I could picture him in a courtroom with Fred Gwynn as the judge and Ralph Macchio as his client.

    Check Respectful Insolence at ScienceBlogs. Orac has something up his sleeve (or in his Plexiglass box) for tomorrow.

  5. GraemeL says

    He has also threatened a UK schoolboy in the same manner.

    For me, it’s easy to see that Burzynski is nothing but the lowest, scummiest type of con-artist, preying on the terminally ill. A competent doctor would simply point to the clinical trials that support his treatment.

  6. Rieux says

    Hm. I bet law schools teach prospective lawyers never to write ALL IN CAPS on the first day.

    Shows what you know. No law school professor could teach that particular nuanced subject in one day; it’s a standard 1L semester-long class subject. If it’s taught by a particularly tough professor, students call it “Capital Punishment.”

  7. says

    Patrick, you could have saved yourself the trouble by just clicking on le canard’s link – which is to the clinic’s contact us page. Marc Stephens is the marketing guy.

    That bit where he says you should all stop asking me if I’m a lawyer – that’s all he says! Just, stop asking. Hilarious (apart from how disgusting it all is).

    Rieux – well, good that they’re thorough about it!

  8. AsqJames says

    GreameL said:

    He has also threatened a UK schoolboy in the same manner.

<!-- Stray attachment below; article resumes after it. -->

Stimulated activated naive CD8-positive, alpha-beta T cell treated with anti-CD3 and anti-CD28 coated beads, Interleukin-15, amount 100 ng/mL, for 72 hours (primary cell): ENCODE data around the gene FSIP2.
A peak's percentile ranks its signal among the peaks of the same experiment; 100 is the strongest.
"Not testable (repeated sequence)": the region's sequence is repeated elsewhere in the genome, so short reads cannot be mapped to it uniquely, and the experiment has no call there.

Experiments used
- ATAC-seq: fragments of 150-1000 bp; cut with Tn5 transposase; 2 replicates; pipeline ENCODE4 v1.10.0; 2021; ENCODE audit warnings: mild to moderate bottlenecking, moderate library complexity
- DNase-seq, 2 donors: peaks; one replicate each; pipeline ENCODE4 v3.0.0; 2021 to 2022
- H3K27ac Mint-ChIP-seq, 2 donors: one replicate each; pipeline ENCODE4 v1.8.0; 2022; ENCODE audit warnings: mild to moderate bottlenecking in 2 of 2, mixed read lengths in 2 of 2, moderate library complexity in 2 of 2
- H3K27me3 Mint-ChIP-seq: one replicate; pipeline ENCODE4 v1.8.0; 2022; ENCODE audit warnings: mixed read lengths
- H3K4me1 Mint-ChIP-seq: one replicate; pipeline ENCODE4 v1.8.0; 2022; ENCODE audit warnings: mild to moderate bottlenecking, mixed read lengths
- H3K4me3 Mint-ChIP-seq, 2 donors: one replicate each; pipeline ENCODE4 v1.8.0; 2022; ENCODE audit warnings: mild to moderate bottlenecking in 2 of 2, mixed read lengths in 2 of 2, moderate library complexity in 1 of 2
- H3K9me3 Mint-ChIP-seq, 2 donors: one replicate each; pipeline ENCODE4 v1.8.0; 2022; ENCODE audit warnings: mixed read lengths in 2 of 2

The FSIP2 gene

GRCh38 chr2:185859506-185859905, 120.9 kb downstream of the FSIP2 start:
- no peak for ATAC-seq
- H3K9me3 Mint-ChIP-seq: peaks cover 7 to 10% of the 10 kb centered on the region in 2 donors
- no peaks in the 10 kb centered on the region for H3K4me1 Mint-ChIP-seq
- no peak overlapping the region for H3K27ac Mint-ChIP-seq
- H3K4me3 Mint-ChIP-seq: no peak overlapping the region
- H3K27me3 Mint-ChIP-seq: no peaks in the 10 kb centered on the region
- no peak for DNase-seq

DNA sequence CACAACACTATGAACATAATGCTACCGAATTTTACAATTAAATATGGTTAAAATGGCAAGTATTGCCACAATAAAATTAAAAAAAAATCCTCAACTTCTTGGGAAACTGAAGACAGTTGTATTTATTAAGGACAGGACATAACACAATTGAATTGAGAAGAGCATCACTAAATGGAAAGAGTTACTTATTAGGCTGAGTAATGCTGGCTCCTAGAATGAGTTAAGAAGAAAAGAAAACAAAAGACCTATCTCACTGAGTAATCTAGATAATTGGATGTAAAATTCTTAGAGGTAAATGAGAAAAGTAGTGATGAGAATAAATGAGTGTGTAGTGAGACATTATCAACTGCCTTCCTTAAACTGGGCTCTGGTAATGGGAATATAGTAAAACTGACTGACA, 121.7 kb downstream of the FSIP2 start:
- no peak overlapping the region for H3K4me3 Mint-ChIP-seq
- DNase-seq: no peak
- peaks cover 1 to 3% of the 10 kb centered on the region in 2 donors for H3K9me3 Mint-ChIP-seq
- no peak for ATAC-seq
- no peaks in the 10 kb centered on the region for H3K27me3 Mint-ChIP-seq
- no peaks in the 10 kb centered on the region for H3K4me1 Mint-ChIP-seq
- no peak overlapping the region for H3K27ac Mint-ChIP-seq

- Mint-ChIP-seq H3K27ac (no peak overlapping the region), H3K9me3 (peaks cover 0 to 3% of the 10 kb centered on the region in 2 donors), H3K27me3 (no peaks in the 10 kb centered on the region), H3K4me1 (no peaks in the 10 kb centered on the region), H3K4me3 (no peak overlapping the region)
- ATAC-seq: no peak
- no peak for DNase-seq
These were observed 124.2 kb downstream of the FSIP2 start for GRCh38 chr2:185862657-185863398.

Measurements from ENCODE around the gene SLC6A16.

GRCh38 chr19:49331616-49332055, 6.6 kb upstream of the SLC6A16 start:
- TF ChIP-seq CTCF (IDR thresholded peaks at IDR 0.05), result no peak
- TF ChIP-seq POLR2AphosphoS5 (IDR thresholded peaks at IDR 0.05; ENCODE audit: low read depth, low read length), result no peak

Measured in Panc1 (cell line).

Rhys’ approach there is absolutely brilliant. At nearly 40 I can only dream of being that mature, intelligent and just plain wise. At 17 I don’t think I even had the imagination to aspire to it.

    If it weren’t for the stress it bring to Rhys I’d love to see the Burzynski Clinic actually sue him and it get to court, just to see how thoroughly he destroys them. The judge’s summing up/decision would be worth a read as well.

  9. Ken Pidcock says

    So the guy’s been getting away with fraud, and he assumes this gives him standing to sue for libel whenever someone exposes the truth. Interesting.

    Off the particular topic, but because the conversation is of the law, I wanted to make sure everybody’s seen this disclaimer parody.

  10. Patrick says

    OB- I saw that link. Being a marketing guy doesn’t necessarily preclude being a lawyer, so I figured I’d check.

    Its really easy to do. Every state (well, every state I’ve ever had reason to check) keeps an online database of registered attorneys. Just find the website for that state’s bar, and it will be there.

    It doesn’t help you if the attorney is out of state (say, an Arizona attorney working a Texas case), but its usually sufficient.

  11. says

    “Quackwatch, Ratbags, and the rest of you Skeptics days are numbered.”

    Sounds like Marc Stephens, Esq. works for the firm of Mabus & Markuze.

  12. says

    Heh. Someone called Chicago D commenting at Boing Boing had the same thought I did.

    Marc Stephens is so so so not an attorney. We don’t write letters like that. We realize that we will have to live with everything we write professionally. Stephens obviously will not have to live with this mess of a “letter.”